Automation, productivity, and wages

In an article called Delayed expectations: Automation, productivity and wages for Barclays’ Our Insights, Managing Director and Head of Macro Research Ajay Rajadhyaksha and Director and Head of FX and EM Macro Strategy, Americas, Aroop Chatterjee outline just how much our (society as a whole, economists, journalists) expectations for the impact of automation differ from reality.

While people fear that robots will take over human jobs, with a devastating impact for individuals and society, unemployment, wage growth, and productivity data paint a different picture. One that seems to be a recurring pattern throughout human history: as technology advances exponentially, we continue to overestimate its rate of adoption and overall impact on the economy.

We have a long way to go until hard automation, technology that automates 100% of an individual’s job and replaces the human worker, becomes widely available across industries. In the first decade after introduction, soft automation, where only parts of a job are automated, is achievable. In other words, robots are not capable to replace humans yet. And history shows that the introduction of cars killed horse-related jobs, but also created a plethora of new jobs in car production, operation, and maintenance.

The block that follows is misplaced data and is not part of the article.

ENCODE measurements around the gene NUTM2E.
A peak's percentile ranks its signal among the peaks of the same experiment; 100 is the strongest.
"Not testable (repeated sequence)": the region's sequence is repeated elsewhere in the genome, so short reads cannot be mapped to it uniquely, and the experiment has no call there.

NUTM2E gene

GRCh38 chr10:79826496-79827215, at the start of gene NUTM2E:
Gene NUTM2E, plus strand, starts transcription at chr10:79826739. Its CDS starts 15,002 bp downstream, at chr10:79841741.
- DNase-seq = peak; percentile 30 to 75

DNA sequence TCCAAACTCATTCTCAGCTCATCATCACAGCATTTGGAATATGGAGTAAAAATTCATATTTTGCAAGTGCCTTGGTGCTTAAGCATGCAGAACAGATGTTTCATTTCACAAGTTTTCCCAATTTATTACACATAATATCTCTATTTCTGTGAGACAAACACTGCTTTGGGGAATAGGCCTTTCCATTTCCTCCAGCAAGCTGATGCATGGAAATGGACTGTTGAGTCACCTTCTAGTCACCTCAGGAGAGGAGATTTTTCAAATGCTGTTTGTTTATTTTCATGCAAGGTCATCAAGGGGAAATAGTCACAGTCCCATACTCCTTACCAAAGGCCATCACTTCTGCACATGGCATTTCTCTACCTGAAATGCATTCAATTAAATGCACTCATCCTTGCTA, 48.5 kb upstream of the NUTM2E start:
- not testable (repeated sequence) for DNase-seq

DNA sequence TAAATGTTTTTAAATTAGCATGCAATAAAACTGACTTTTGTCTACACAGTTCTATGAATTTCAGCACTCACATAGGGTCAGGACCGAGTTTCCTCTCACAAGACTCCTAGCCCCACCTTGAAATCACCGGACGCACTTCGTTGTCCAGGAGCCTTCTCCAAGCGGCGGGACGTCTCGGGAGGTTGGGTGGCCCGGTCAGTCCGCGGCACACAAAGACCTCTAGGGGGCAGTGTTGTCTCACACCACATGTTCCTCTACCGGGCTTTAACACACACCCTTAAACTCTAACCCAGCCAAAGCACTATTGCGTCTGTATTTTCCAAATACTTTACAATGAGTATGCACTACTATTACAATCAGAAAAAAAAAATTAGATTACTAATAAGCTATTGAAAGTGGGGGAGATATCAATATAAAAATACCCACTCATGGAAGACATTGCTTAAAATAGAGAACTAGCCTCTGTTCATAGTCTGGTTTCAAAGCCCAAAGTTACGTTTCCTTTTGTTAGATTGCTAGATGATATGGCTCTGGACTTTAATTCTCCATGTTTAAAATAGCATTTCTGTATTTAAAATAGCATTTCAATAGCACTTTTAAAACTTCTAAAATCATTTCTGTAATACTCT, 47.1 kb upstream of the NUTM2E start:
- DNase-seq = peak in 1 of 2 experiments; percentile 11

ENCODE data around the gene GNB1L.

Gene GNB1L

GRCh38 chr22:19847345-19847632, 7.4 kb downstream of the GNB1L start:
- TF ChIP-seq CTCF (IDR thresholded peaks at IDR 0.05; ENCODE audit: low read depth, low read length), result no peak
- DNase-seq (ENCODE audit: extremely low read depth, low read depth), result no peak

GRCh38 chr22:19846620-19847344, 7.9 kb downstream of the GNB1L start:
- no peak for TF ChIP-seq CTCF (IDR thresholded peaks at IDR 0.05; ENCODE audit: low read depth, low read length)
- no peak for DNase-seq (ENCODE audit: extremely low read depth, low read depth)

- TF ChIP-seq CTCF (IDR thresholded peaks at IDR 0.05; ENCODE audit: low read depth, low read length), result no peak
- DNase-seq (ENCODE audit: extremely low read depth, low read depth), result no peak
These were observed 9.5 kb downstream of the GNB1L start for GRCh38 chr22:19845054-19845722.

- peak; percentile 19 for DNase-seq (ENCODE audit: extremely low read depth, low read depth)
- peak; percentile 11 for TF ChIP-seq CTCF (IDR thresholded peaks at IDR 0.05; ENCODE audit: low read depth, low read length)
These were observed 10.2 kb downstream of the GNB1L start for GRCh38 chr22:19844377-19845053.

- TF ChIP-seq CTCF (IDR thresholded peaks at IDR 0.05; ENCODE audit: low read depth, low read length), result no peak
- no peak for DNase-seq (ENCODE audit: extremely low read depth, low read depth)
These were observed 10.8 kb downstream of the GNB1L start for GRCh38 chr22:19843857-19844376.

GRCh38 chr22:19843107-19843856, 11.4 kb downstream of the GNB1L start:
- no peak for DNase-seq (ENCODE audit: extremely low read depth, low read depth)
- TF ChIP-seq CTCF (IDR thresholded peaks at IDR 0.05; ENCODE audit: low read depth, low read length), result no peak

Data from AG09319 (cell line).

Soft automation will continue to result in reduced wages as it eases the learning curves of professions and automates specific tasks within professions. If a profession requires less skill and less specialization, wages go down. This is the reality for truck drivers, industry workers, and even accountants. Jobs will become less specialized, competition on the market will increase (as more individuals are able to perform the functions), and wages will go down.

Productivity is not likely to dramatically increase, despite the introduction of disruptive tech like the Industrial Internet of Things (IIoT) and Machine Learning (ML). Most of the great technological leaps happened in the Second and Third Industrial Revolutions. Today, we’re running on legacy infrastructure that’s permitting us from achieving major leaps in productivity.